The Pacer Page ABOUT THE SITE | CONTACT
History & Stats
Classifieds
Technical Info
Famous Pacers
Pacer Stories
Photos & Images
Collectibles
Multimedia
Resources


Advanced Search

Jeni's Kenosha Journey

Having owned Pacers since 1994, I decided 2002 was the year to change the fact that I'd never attended a national event. 2002 was the 100th anniversary of the Jeffery's Rambler, the US's second mass-produced car. To commemorate this anniversary, all the national clubs (AMO, AMCRC, AMCWC, NAMDRA, Nash, Met, etc.) held their national meets in Kenosha, Wisconsin in late July 2002. In a whirlwind four days, I was immersed in AMC "heaven". Here is my story, as told to the AMC Pacer mailing list while I was in Kenosha.

Day 1

What fun! I flew into Chicago O'Hare this evening, and Glen Hoag picked me up at the airport. It was a short 45 minute drive up to Kenosha, where we checked out the remainders of a cruise night at The Spot, drove by the DaimlerChrysler engine plant, then parked near the lake and grabbed a bite to eat. We meandered around the parking lot at the host hotel, checking out the various AMCs (especially the Pacers!) parked there.

So, here I sit in a somewhat marginal motel room, waiting to digest my BBQ pork sandwich enough to be able to go to sleep. All sorts of exciting stuff lined up for tomorrow! :)

Day 2

It just gets better all the time! :) Friday morning, Glen and I had breakfast at Denny's, then headed to the show field to check out the vendors. I saw a lot of fun stuff, but my "frugal" nature (read "cheap") allowed me to spend just $5 on one of the 1975 Pacer introduction invitations. (Anyone else have this? It's a pretty neat collectible.) In mid-afternoon, we headed to the Boat House for the AMC listers lunch, where it was fun to meet a bunch of people I've only known through email, as well as other friends and acquaintences I haven't seen in person in a while. After that, we attempted to check out the new Kenosha historical museum, which was dedicated just the day before, but it was unfortunately closed. Then we hung out a little while at the cruise night at Wendy's before heading out to dinner with some Peach State AMO folks at an Italian restaurant near the host hotel. Our final stop of the evening was the car wash, to get Glen's Pacer ready for the show the next day.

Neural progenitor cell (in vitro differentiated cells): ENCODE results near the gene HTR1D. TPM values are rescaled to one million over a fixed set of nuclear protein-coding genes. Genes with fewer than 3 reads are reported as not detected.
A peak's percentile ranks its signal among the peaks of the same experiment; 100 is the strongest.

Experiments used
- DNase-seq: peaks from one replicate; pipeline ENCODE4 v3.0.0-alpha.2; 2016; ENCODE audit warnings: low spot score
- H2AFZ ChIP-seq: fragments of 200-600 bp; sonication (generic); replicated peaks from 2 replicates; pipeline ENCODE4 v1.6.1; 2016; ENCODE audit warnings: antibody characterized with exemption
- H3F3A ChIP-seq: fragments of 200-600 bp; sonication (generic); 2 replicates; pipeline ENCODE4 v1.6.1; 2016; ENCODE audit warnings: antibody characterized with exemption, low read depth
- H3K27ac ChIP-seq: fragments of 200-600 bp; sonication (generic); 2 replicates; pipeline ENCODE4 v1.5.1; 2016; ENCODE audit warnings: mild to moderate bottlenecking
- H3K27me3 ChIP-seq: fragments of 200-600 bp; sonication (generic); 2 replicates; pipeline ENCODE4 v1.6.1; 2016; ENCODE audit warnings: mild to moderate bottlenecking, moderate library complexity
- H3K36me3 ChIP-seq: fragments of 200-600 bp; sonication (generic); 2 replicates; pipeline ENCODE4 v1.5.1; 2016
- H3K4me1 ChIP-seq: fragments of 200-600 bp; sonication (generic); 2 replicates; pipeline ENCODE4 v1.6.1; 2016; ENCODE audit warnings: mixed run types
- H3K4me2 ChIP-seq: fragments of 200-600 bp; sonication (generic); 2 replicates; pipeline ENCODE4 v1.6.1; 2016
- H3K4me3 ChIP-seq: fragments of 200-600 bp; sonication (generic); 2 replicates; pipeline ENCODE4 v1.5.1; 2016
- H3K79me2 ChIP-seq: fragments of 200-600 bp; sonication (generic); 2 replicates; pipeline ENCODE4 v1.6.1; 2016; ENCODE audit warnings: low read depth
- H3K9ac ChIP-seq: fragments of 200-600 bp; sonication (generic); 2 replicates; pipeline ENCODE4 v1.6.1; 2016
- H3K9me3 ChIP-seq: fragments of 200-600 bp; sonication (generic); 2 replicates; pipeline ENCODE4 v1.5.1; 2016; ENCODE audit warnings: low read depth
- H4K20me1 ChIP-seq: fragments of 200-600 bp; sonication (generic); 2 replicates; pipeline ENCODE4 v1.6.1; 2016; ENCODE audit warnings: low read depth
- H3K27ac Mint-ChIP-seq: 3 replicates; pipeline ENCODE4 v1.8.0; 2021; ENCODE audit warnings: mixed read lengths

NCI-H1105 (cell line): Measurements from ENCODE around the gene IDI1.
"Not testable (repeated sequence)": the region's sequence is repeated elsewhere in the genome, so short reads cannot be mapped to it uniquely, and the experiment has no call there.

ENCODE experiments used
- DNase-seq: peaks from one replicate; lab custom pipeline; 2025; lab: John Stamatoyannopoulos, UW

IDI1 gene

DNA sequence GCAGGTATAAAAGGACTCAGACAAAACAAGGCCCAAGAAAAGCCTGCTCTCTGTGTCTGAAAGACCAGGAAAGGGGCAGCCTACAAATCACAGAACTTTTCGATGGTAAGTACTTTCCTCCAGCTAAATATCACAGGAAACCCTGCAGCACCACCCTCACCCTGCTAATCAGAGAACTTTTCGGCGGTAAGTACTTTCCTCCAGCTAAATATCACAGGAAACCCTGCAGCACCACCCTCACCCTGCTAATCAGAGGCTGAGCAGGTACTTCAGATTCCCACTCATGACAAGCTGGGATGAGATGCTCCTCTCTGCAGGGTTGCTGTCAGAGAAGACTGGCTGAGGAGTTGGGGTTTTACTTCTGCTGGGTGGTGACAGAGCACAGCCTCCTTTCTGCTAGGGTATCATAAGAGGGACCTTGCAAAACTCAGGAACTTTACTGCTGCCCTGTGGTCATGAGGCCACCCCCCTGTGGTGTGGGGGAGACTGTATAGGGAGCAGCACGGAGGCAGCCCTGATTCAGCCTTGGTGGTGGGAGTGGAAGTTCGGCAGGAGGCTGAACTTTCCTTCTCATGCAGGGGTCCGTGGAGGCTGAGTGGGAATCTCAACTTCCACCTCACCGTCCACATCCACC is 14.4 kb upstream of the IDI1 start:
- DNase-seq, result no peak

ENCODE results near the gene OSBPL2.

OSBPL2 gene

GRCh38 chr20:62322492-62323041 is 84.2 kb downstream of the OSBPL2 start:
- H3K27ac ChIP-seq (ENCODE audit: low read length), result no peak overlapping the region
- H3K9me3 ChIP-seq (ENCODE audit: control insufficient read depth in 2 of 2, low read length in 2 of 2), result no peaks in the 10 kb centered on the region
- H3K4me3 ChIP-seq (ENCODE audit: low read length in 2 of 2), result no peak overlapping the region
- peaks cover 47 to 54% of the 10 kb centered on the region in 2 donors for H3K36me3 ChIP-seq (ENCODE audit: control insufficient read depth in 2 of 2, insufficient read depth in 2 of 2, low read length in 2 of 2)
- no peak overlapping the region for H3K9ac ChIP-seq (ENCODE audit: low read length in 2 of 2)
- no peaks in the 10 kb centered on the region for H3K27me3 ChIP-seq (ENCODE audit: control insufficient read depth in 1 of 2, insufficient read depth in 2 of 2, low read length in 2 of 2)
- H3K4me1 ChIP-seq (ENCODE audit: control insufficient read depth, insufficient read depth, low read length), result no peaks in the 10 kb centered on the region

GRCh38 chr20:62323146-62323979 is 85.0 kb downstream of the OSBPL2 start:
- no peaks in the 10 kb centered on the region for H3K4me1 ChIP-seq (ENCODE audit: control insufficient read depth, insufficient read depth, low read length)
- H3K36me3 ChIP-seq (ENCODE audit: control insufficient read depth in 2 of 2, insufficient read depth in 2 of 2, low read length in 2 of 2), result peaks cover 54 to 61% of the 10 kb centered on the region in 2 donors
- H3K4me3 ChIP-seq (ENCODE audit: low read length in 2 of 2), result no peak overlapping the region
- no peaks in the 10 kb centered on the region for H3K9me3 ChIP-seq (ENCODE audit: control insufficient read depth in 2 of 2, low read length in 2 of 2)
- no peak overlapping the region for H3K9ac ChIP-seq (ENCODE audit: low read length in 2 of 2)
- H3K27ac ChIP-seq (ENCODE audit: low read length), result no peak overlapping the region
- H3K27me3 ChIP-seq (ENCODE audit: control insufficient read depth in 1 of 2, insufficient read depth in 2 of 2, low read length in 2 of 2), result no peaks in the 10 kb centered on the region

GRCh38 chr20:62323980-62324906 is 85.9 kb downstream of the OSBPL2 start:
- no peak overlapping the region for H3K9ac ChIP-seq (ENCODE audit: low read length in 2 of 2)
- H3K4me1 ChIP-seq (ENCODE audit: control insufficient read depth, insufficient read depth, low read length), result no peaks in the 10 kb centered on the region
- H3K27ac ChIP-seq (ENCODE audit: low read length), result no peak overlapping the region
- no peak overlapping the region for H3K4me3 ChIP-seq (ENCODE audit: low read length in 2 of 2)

Pictures from Day 2:
Click on a thumbnail to view the full-sized image.
Glen and his Pacer #4 Glen Hoag and his Pacer #4, in front of my somewhat shady motel.
AMO welcome banner The welcome banner at the AMO host hotel.
AMO Registration Signs The AMC-logo-based registration information signs at the AMO host hotel.
Hotel sign The host hotel sign -- it read, "Welcome AMO classic cars".
70s article from Kenosha News series The Kenosha News published a decade-by-decade weekly series of articles in the months leading up to the show. The AMO goodie bag contained a special edition of the paper including all of the articles. This is the article from the 70s, which has the following to say about the Pacer:

"Even more innovative [than the Gremlin] was the Pacer, which joined the AMC lineup in 1975. The car was low and wide-bodied, with plenty of interior room and plenty of glass. It was a daring gamble that received plenty of attention, not all of it favorable. One car magazine likened it to a vehicle designed for lunar exploration.

"AMC produced 145,000 Pacers that first year, but by 1978, the novelty had worn off and production had dwindled to about 20,000."
Lake Michigan A view of Lake Michigan from the lakefront park where the swap meet and car show were held. Tomorrow, this view would be filled with AMCs from across the continent.
Pat Barnes' Pacer
Pat Barnes' Pacer
Pat Barnes' grandmother's Pacer. He drove it from Washington state to Kenosha for the show. I first met him at the cruise night at Wendy's on Friday night.
Blue Pacer at cruise night A blue Pacer coupe from Wisconsin, at the Wendy's cruise night. I couldn't find the owner. If anyone knows, please let me know! :)
Pacer dragster engine
Rear shot of dragster Pacer
Closeup of dragster Pacer tire
This totally tricked-out Pacer dragster has a Pontiac engine, massive racing slicks, and a pretty cool custom paint job.
At the car wash Glen and his Pacer at the quarter car wash late Friday night.

Day 3

Saturday -- show day! I woke up this morning, showered, got dressed, and parted the curtains to find -- rain! It was coming down pretty hard, too. However, by the time we got to the show field, it had slowed down. It drizzled on and off for the next hour or two, but by late morning, it was clear and sunny (and HUMID!). I think I can best sum up the scene at the show field like this -- I have never seen so many AMCs and related vehicles in one place, and I doubt I ever will again. There was a literal SEA of cars. Loosely organized into the major clubs of Nash, Met, NAMDRA, AMCRC, AMCWC, and AMO, cars were scattered all over the place. I couldn't even begin to count the total number of cars there, but I've heard estimates ranging from 800 to 1500. In the AMO section alone, there were over 300. As for the number of Pacers, wannabe Pacer owner Thomas Gustavson, who drove down from Minneapolis with his mom and friend for the sole purpose of finding a Pacer to drive back, counted 13.

For the 8-9 hours we were there, I only had time to circle the show field twice, the second trip being quite abbreviated. There was much to see and many people to meet and talk to (including original AMC interior designers Vince Geraci and company hanging out in one of the tents - how cool!), and time just flew! We had just enough time to return to our respective hotels, freshen up, and head to the Italian American Club for the AMO banquet, from whence I just returned.